Main Question or Discussion Point
What is the purpose of the spiral ribs seen on modern car radio antennas?
my understanding was that the antenna is mechanically supported by a flexible internal fiberglass rod wound with the antenna wire.I think its purpose is mechanical (rather than electronic). It provides strength to the antenna while allowing it to remain flexible, spreading any shear over the length of the antenna.
You see the same spiral structure on steam iron power cords, commercial kitchen sink hoses, etc., anywhere where you need flexibility spread evenly over a length so that you do not get a crimp.
That sounds plausible. Certainly the horizontal gain falls, and if the radiation resistance remains real, then the energy has to be going some other direction.Would the spiral give the antenna not just an omni directional pattern in the horizontal plane but a vertical component? Thinking of transmission here.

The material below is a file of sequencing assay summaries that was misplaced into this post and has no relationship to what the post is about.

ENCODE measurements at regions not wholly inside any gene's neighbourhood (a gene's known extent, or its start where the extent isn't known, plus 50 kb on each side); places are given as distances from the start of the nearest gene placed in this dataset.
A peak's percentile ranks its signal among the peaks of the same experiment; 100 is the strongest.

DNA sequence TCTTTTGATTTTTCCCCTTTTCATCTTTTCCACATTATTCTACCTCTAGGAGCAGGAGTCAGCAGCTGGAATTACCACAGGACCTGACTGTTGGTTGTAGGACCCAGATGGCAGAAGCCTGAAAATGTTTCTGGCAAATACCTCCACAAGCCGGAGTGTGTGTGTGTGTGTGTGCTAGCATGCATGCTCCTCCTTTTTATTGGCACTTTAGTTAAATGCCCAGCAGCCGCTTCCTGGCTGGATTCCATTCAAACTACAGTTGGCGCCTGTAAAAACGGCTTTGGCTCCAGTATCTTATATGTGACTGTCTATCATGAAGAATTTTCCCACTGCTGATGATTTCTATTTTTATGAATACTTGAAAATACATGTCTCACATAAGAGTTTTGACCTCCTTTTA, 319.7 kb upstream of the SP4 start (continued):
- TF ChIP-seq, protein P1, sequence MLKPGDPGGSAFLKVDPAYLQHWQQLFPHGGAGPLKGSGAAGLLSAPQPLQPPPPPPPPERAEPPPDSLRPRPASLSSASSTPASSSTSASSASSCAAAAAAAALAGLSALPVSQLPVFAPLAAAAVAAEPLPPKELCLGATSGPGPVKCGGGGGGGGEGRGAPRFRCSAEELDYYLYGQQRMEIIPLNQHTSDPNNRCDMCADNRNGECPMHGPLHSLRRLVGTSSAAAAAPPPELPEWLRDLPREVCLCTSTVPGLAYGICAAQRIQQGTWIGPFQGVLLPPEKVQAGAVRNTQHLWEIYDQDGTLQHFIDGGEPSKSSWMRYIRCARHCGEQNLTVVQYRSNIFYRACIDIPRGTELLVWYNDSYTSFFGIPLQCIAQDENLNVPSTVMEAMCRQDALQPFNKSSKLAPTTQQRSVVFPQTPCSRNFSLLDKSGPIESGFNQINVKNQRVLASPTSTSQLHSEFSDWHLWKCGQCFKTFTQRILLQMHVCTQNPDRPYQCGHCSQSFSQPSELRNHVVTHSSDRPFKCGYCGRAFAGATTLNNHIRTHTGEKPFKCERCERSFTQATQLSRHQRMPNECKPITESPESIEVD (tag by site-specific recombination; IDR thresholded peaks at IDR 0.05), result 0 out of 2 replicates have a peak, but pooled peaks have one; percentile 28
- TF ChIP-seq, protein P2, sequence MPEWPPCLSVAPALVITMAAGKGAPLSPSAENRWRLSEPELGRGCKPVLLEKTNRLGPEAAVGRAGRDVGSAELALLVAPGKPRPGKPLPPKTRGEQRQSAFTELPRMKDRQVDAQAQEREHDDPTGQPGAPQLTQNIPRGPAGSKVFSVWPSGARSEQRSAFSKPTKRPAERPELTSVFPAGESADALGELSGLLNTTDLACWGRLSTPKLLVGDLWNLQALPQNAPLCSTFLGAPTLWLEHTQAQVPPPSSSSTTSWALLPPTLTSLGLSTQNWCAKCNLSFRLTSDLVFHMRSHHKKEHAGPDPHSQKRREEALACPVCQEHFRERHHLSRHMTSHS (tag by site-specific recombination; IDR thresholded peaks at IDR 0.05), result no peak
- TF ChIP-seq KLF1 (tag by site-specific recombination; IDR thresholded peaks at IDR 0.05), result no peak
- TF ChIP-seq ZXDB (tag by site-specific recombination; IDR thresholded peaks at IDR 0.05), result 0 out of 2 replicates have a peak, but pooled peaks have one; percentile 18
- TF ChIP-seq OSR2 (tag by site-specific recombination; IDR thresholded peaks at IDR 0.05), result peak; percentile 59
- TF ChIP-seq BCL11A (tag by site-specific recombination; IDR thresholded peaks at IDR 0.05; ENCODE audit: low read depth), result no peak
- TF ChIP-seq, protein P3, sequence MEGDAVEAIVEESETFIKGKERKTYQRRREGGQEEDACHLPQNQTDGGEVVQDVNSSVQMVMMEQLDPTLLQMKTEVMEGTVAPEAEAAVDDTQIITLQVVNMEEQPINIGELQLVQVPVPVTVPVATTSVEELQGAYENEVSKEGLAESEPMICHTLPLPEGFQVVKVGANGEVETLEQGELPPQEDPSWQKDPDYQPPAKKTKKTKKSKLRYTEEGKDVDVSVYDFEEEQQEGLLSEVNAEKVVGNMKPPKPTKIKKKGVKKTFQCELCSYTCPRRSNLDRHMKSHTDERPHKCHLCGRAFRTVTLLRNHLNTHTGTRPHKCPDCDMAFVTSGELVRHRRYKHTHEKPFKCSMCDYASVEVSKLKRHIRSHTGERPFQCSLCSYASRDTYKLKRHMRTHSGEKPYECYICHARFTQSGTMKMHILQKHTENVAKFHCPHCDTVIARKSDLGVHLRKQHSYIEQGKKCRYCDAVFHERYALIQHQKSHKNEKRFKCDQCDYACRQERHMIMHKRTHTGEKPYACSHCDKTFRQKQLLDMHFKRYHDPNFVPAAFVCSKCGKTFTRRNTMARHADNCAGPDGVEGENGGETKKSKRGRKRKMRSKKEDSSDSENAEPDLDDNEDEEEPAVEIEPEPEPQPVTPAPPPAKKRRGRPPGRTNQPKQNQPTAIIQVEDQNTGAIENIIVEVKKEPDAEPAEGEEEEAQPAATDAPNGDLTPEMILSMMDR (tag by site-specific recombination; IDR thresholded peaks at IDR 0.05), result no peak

I have yet to see one built to this purpose.The rings and the antenna itself are an integral metal piece...e.g. the rings are not electrically isolated so it couldn't be to increase antenna length. It took awhile but I did some further research on the subject and apparently the rings are there to cut noise and keep the antenna from vibrating at certain speeds. The rings set up little ebbs in the air current which dampen movement at the natural frequencies of the antenna. The speeds and frequencies at which this damping occurs is determined by the spacing of the rings. I was quite suprised to read that much thought went into a car antenna.
From http://www.theautochannel.com/mania/industry/Transcripts/2000/118.htmI have yet to see one built to this purpose.
All I have seen are as berkeman describes.
Do you have a specific example?